As societies seal themselves off and turn inwards, we must not forget to look beyond our borders
There is only one thing as alarming as the steadily rising tally of cases of coronavirus around the world: the low numbers reported in places that it could devastate. They may have less interaction with the worst-hit nations than more developed countries. But it may also be that the countries most at risk are least equipped to monitor its spread. Afghanistan, which has reported 22 cases, has only one hospital which can diagnose the disease, and Covid-19 is ravaging neighbouring Iran. Syria has insisted it is free of the virus, though its five neighbours have all reported cases; there is suspicion that the regime is suppressing bad news.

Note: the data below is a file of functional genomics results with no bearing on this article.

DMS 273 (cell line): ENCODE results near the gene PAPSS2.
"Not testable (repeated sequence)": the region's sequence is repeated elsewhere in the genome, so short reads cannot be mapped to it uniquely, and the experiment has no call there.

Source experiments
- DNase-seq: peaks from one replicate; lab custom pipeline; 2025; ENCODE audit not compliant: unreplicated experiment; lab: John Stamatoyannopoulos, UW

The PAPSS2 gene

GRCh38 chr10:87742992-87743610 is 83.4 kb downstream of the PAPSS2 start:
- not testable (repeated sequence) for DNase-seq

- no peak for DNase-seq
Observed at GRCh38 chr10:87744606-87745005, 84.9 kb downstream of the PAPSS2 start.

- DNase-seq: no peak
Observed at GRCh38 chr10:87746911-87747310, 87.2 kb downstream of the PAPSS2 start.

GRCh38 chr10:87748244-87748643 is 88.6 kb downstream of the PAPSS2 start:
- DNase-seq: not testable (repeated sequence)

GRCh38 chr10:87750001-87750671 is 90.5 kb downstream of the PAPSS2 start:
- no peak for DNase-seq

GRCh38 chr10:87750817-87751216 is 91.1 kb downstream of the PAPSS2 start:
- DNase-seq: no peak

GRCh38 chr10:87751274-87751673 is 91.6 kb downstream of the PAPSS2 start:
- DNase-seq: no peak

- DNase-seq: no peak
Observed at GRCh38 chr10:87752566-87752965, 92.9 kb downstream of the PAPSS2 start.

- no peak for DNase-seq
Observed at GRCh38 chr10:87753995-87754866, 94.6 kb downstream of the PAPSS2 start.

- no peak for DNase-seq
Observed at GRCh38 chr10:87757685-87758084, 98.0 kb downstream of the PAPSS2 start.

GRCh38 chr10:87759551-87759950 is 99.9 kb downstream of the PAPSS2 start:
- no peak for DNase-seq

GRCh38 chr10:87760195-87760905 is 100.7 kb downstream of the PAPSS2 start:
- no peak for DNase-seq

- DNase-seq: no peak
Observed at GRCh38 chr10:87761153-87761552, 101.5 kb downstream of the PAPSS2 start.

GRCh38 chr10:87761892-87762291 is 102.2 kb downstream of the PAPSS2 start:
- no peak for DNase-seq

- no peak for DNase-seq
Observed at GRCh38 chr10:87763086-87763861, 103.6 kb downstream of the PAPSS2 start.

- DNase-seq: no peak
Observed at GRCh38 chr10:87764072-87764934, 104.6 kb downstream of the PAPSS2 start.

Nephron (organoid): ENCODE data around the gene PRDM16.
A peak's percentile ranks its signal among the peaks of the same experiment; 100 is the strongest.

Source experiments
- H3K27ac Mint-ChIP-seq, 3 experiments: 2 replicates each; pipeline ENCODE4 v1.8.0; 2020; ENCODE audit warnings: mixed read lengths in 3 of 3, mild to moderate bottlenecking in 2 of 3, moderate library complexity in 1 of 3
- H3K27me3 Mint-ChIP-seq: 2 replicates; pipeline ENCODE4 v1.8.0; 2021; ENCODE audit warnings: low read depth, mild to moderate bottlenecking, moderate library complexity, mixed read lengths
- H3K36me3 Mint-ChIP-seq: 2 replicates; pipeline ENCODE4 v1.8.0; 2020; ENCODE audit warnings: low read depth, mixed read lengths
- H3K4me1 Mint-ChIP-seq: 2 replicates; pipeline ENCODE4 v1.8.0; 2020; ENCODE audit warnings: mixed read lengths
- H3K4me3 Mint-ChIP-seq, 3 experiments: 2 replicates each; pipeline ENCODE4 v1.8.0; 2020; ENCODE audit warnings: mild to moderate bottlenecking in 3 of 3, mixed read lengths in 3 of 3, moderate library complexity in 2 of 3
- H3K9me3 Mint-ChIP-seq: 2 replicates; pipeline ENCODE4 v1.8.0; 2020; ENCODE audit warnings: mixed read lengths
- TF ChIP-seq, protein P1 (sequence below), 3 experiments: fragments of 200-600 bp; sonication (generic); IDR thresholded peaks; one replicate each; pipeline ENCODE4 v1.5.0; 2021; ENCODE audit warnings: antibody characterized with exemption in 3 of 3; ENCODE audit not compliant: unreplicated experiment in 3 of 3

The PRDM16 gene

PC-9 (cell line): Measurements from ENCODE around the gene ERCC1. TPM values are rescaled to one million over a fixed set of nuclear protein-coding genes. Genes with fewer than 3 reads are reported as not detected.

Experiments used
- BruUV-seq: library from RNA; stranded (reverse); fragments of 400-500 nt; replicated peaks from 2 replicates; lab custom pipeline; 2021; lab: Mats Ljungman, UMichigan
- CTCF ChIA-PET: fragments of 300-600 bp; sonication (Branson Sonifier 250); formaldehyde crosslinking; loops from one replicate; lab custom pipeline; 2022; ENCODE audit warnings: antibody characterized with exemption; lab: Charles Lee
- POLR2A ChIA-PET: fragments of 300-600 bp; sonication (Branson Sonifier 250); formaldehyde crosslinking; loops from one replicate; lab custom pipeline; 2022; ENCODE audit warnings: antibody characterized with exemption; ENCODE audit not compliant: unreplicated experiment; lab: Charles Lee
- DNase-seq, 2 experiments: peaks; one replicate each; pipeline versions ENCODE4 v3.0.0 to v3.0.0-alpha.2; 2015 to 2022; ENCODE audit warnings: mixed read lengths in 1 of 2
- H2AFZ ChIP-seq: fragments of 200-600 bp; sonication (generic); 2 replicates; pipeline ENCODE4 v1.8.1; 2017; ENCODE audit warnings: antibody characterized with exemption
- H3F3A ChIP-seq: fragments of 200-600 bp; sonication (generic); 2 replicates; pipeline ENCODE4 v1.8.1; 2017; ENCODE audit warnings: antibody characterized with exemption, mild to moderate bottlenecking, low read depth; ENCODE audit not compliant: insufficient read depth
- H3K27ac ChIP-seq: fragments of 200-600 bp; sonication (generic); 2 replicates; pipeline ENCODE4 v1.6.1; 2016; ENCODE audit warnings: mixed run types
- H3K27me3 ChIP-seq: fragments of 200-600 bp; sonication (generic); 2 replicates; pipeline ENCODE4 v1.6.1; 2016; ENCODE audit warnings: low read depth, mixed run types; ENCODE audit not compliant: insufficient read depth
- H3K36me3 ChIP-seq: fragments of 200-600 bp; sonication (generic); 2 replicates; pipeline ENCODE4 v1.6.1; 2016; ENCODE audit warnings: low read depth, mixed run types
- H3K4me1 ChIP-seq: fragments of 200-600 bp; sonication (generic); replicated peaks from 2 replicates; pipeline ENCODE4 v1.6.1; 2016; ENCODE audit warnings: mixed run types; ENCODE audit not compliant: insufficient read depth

Coronavirus threatens us all. But poorer countries will suffer more than richer ones. Inevitably people are more susceptible when they are malnourished or already in poor health. Infections spread fast in cramped conditions. Health services which are already failing to meet basic needs will quickly be overwhelmed. “Wash your hands” is great advice, but of limited use to the two-fifths of the world’s population who lack access to soap and clean water at home. Unicef says one in six healthcare sites have no functional toilets or hand-washing facilities where patients are treated.
Link : The Guardian view on the global virus threat: don’t abandon the poor | Editorial